Trying to explain a problem, I thought of a variant of Turing Machines. It is unlikely to be new, but I do not recall ever seing it before, and I wonder whether it has been used or has a name. The idea is that the TM uses a "linked list" rather than a tape, so that the head can splice a new symbol position between two existing ones (one could also think of removing some, but I had no use for it :). Of course, that requires having a new item in the description of a transition to specify whether a new square should be spliced in, on the left or on the right of the head (both are needed).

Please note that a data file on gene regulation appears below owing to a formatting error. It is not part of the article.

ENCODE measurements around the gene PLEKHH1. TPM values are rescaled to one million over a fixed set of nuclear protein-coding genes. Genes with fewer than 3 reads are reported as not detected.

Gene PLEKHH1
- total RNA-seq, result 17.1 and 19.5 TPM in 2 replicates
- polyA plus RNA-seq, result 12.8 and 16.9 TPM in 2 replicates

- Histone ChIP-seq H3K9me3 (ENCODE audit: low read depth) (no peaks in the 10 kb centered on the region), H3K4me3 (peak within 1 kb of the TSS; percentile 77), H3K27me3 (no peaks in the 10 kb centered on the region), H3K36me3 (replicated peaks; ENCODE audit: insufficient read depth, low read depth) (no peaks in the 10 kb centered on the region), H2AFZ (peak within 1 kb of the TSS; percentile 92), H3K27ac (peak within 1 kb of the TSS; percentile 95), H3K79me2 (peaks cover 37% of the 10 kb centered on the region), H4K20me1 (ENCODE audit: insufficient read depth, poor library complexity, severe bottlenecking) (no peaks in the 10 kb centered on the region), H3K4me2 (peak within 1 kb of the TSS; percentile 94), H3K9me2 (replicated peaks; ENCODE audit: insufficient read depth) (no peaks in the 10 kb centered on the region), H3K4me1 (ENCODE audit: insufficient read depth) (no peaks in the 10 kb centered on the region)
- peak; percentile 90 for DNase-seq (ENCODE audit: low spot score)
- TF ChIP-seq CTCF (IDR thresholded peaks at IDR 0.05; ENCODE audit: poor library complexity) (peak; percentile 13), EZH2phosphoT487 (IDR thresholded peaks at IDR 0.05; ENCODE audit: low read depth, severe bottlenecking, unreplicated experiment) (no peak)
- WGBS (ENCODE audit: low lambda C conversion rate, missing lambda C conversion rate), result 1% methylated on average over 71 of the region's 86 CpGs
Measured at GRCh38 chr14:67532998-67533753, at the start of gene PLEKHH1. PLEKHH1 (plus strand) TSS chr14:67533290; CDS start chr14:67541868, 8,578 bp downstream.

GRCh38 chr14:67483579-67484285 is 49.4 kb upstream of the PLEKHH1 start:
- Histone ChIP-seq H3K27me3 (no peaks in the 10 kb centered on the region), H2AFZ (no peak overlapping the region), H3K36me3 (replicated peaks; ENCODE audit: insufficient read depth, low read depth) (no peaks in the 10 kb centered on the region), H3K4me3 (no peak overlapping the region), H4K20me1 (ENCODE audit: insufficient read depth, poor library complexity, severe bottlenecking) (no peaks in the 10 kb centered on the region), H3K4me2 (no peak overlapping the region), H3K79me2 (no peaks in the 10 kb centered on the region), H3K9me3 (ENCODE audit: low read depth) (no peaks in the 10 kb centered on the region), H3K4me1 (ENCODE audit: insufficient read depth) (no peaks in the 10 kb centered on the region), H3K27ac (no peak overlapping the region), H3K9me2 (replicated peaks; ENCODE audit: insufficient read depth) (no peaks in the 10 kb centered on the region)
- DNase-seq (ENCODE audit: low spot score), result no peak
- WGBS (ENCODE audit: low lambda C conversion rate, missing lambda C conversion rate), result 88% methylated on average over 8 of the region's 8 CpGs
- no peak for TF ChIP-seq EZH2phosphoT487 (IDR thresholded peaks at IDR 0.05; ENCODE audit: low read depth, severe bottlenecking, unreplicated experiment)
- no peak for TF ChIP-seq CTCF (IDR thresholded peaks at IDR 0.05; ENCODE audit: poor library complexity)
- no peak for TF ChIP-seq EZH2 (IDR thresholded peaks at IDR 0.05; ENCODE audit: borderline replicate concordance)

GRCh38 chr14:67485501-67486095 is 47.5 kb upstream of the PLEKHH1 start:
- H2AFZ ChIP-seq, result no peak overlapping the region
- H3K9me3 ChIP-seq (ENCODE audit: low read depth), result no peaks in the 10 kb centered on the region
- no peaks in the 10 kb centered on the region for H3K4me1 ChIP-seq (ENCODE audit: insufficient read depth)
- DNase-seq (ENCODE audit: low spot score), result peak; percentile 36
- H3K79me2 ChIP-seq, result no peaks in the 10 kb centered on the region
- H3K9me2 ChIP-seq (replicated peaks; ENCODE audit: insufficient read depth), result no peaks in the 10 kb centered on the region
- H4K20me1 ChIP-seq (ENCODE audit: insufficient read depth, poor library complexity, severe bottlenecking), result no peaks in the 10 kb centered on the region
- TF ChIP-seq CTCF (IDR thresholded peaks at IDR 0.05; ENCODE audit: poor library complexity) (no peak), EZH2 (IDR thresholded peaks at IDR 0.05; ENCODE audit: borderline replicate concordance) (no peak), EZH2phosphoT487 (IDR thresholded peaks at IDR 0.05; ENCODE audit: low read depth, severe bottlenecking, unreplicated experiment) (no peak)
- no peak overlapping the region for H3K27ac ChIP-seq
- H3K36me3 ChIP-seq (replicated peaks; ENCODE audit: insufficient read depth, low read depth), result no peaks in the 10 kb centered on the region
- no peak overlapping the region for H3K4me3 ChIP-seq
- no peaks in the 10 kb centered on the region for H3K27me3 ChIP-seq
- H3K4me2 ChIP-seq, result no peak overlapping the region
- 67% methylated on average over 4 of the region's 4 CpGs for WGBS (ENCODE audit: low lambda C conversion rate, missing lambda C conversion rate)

The final point is that it does start with a finite tape. I did not give all the details, but I do not think the rest matters much.
I have not done any proof, but I conjecture its computing power is that of usual TM :) .
As I said I thought of it as a convenient way of explaining some other problem. Then it hit me that, while TM are finitely defined, they are stuck with their infinite tape from the very beginning. It never bothered me very much, until some physicist started explaining that TM are not realistic because of their infinite tape (which I only saw as a convenient mathematical shorthand). I could fight that technically in various ways. But this splicing idea should just do away with such silly objections using no mathematics at all.
So my question is: where has this model, or some similar one, been considered before, by whom and under what name?